I don’t know that anything surprised me really. I’ve seen things change over the years I have been coming, costs have certainly risen! I have also seen the country modernise in leaps and bounds. Still, other things remain firmly rooted in the past, certainly the more rural areas. That, however, isn’t always a bad thing – tradition is important.

Can you share a particular cultural aspect of Romania that fascinates you?

I love the strength of faith that seems to persist in Romania. I am not a religious person myself, but there are times I wish I was. Faith is important to far more here than it is in the UK these days.

I also like how they place real importance on Children’s Day, International Women’s Day, etc. These holidays have real meaning for Romanians and I think that stems from the fact that they still value community so much. In the UK, it’s common to not even know who lives next door to you, yet here it isn’t like that.

How easy or difficult was it for you to learn the Romanian language?

It is the hardest language, I think! I still am not fluent at all, though I understand a lot more than I can speak. I get by well enough and can manage short exchanges, but thank goodness for Google Translate!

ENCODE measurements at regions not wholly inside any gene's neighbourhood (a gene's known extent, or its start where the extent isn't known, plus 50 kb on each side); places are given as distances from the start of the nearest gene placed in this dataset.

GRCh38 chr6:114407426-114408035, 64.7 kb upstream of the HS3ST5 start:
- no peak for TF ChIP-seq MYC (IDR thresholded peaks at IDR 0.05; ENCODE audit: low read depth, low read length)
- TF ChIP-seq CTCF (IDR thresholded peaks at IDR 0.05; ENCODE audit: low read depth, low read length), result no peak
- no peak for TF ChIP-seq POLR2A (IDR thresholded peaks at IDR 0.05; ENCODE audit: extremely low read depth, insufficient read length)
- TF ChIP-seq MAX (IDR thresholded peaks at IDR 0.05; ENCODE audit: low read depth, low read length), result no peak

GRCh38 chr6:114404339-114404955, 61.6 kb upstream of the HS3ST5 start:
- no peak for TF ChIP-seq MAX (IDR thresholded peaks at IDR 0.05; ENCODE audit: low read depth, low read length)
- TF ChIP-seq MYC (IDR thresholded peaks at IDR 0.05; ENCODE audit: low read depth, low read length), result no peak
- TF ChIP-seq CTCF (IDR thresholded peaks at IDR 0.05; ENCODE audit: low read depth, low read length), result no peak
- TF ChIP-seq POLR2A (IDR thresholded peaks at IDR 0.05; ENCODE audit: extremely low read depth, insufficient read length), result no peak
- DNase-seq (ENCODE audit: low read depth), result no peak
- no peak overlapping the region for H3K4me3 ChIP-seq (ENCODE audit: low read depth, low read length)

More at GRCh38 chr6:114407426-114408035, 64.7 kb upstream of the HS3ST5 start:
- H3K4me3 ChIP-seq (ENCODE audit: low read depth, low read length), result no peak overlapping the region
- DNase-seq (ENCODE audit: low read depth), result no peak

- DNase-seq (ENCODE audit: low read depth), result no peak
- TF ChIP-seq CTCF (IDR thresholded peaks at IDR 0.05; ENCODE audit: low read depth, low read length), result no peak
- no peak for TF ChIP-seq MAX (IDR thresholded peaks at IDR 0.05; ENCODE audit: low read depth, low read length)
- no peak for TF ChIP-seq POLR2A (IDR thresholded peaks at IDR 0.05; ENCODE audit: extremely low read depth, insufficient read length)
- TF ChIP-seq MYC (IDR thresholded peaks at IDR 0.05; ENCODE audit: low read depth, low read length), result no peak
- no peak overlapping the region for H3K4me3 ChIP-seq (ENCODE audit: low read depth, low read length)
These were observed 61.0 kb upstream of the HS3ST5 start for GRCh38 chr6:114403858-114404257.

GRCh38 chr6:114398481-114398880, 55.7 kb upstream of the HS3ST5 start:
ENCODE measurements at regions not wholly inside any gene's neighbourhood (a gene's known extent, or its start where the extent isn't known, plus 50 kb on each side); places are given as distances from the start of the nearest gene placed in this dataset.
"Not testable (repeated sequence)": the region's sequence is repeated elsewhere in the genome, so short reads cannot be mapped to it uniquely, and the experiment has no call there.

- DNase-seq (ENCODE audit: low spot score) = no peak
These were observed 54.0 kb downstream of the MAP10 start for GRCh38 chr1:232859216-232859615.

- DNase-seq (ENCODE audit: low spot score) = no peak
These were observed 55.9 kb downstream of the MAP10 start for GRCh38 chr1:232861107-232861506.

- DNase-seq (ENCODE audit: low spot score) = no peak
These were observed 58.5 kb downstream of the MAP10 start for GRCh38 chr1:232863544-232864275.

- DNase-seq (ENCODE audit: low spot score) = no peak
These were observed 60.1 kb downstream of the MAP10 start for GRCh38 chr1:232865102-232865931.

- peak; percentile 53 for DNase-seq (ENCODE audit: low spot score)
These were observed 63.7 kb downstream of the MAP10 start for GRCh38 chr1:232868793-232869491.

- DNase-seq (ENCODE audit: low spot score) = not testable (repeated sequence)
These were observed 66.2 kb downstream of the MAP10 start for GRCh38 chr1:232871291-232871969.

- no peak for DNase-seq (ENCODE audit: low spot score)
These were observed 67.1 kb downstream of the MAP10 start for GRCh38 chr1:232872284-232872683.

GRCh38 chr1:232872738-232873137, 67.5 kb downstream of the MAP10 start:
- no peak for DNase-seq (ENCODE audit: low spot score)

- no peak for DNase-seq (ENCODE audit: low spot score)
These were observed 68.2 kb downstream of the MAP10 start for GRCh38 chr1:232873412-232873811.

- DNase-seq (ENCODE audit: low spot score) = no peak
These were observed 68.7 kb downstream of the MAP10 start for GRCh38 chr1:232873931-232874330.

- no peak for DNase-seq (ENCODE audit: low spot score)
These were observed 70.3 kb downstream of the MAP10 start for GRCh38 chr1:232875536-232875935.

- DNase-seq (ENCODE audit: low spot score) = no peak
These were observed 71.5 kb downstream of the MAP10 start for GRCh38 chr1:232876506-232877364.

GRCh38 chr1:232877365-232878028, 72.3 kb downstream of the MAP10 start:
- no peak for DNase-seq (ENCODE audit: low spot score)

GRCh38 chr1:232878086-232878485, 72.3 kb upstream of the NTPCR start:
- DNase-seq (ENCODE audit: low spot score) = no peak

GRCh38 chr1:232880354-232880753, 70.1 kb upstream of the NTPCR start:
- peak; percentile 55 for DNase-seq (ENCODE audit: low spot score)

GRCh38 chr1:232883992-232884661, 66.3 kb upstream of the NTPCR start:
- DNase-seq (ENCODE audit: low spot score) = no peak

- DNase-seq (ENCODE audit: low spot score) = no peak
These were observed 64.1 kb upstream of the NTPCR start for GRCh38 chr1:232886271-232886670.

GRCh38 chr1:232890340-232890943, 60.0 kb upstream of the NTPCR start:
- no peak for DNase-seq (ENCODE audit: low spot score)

Do you have a favorite Romanian dish?

I like covrigi, and love all the fresh fruits and veggies that are widely available. I don’t eat meat so sometimes its not so easy to find things! Gogosa also are amazing!

What was your biggest challenge as an expat in Romania and how did you overcome it?

Getting a visa! My goodness what a journey. I did own land at one point and could have gotten my visa before Brexit but just didn’t consider it – how I wish I had done it then!

The first time I applied for my visa, I had been to London (full 8 hour round trip from home) and put in all the required papers, told them when I was due to leave etc. and heard nothing. I had the tunnel booked, so I had to go.